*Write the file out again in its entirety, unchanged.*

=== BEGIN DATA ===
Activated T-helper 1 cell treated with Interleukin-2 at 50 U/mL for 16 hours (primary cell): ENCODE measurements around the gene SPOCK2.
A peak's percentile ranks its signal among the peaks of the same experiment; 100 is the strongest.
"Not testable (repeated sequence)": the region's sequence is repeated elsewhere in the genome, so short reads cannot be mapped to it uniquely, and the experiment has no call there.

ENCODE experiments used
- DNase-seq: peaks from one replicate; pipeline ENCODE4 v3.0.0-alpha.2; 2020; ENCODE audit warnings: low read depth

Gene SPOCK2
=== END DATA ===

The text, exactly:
Activated T-helper 1 cell treated with Interleukin-2 at 50 U/mL for 16 hours (primary cell): ENCODE measurements around the gene SPOCK2.
A peak's percentile ranks its signal among the peaks of the same experiment; 100 is the strongest.
"Not testable (repeated sequence)": the region's sequence is repeated elsewhere in the genome, so short reads cannot be mapped to it uniquely, and the experiment has no call there.

ENCODE experiments used
- DNase-seq: peaks from one replicate; pipeline ENCODE4 v3.0.0-alpha.2; 2020; ENCODE audit warnings: low read depth

Gene SPOCK2